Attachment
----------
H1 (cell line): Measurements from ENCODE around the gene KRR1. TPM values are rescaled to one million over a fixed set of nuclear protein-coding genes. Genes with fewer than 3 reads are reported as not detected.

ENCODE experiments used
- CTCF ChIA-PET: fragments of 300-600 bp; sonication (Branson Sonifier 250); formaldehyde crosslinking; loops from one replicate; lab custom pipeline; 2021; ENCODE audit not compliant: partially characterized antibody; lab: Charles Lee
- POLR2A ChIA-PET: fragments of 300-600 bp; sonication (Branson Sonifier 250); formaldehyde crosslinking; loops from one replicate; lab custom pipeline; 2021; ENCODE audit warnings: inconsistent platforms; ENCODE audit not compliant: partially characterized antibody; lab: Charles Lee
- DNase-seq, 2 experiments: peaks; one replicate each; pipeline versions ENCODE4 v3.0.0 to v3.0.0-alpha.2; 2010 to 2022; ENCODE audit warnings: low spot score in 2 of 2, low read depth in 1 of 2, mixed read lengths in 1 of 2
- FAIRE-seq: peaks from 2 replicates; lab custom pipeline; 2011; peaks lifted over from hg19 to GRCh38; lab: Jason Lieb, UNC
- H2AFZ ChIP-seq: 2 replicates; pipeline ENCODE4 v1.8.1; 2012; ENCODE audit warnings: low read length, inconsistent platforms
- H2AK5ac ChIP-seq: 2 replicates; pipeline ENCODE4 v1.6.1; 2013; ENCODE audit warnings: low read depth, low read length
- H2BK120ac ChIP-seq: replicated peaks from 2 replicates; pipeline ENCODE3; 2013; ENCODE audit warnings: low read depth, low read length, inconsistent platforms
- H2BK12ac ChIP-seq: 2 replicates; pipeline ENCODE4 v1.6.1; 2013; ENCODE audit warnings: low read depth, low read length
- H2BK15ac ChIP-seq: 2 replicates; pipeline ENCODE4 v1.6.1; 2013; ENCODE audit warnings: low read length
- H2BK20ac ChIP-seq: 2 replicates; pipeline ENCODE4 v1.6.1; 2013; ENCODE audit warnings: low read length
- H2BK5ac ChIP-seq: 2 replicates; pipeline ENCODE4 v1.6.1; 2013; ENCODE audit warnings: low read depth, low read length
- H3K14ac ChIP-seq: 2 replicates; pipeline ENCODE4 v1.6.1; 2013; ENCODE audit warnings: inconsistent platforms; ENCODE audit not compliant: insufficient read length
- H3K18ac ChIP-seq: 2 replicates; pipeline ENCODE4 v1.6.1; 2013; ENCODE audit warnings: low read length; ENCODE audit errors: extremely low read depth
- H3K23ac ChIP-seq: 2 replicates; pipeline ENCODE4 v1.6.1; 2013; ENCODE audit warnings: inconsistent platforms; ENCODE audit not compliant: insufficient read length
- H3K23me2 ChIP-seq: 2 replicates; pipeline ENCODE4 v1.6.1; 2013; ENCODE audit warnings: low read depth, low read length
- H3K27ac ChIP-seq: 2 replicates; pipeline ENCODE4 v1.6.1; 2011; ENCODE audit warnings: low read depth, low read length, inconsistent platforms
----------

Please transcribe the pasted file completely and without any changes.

H1 (cell line): Measurements from ENCODE around the gene KRR1. TPM values are rescaled to one million over a fixed set of nuclear protein-coding genes. Genes with fewer than 3 reads are reported as not detected.

ENCODE experiments used
- CTCF ChIA-PET: fragments of 300-600 bp; sonication (Branson Sonifier 250); formaldehyde crosslinking; loops from one replicate; lab custom pipeline; 2021; ENCODE audit not compliant: partially characterized antibody; lab: Charles Lee
- POLR2A ChIA-PET: fragments of 300-600 bp; sonication (Branson Sonifier 250); formaldehyde crosslinking; loops from one replicate; lab custom pipeline; 2021; ENCODE audit warnings: inconsistent platforms; ENCODE audit not compliant: partially characterized antibody; lab: Charles Lee
- DNase-seq, 2 experiments: peaks; one replicate each; pipeline versions ENCODE4 v3.0.0 to v3.0.0-alpha.2; 2010 to 2022; ENCODE audit warnings: low spot score in 2 of 2, low read depth in 1 of 2, mixed read lengths in 1 of 2
- FAIRE-seq: peaks from 2 replicates; lab custom pipeline; 2011; peaks lifted over from hg19 to GRCh38; lab: Jason Lieb, UNC
- H2AFZ ChIP-seq: 2 replicates; pipeline ENCODE4 v1.8.1; 2012; ENCODE audit warnings: low read length, inconsistent platforms
- H2AK5ac ChIP-seq: 2 replicates; pipeline ENCODE4 v1.6.1; 2013; ENCODE audit warnings: low read depth, low read length
- H2BK120ac ChIP-seq: replicated peaks from 2 replicates; pipeline ENCODE3; 2013; ENCODE audit warnings: low read depth, low read length, inconsistent platforms
- H2BK12ac ChIP-seq: 2 replicates; pipeline ENCODE4 v1.6.1; 2013; ENCODE audit warnings: low read depth, low read length
- H2BK15ac ChIP-seq: 2 replicates; pipeline ENCODE4 v1.6.1; 2013; ENCODE audit warnings: low read length
- H2BK20ac ChIP-seq: 2 replicates; pipeline ENCODE4 v1.6.1; 2013; ENCODE audit warnings: low read length
- H2BK5ac ChIP-seq: 2 replicates; pipeline ENCODE4 v1.6.1; 2013; ENCODE audit warnings: low read depth, low read length
- H3K14ac ChIP-seq: 2 replicates; pipeline ENCODE4 v1.6.1; 2013; ENCODE audit warnings: inconsistent platforms; ENCODE audit not compliant: insufficient read length
- H3K18ac ChIP-seq: 2 replicates; pipeline ENCODE4 v1.6.1; 2013; ENCODE audit warnings: low read length; ENCODE audit errors: extremely low read depth
- H3K23ac ChIP-seq: 2 replicates; pipeline ENCODE4 v1.6.1; 2013; ENCODE audit warnings: inconsistent platforms; ENCODE audit not compliant: insufficient read length
- H3K23me2 ChIP-seq: 2 replicates; pipeline ENCODE4 v1.6.1; 2013; ENCODE audit warnings: low read depth, low read length
- H3K27ac ChIP-seq: 2 replicates; pipeline ENCODE4 v1.6.1; 2011; ENCODE audit warnings: low read depth, low read length, inconsistent platforms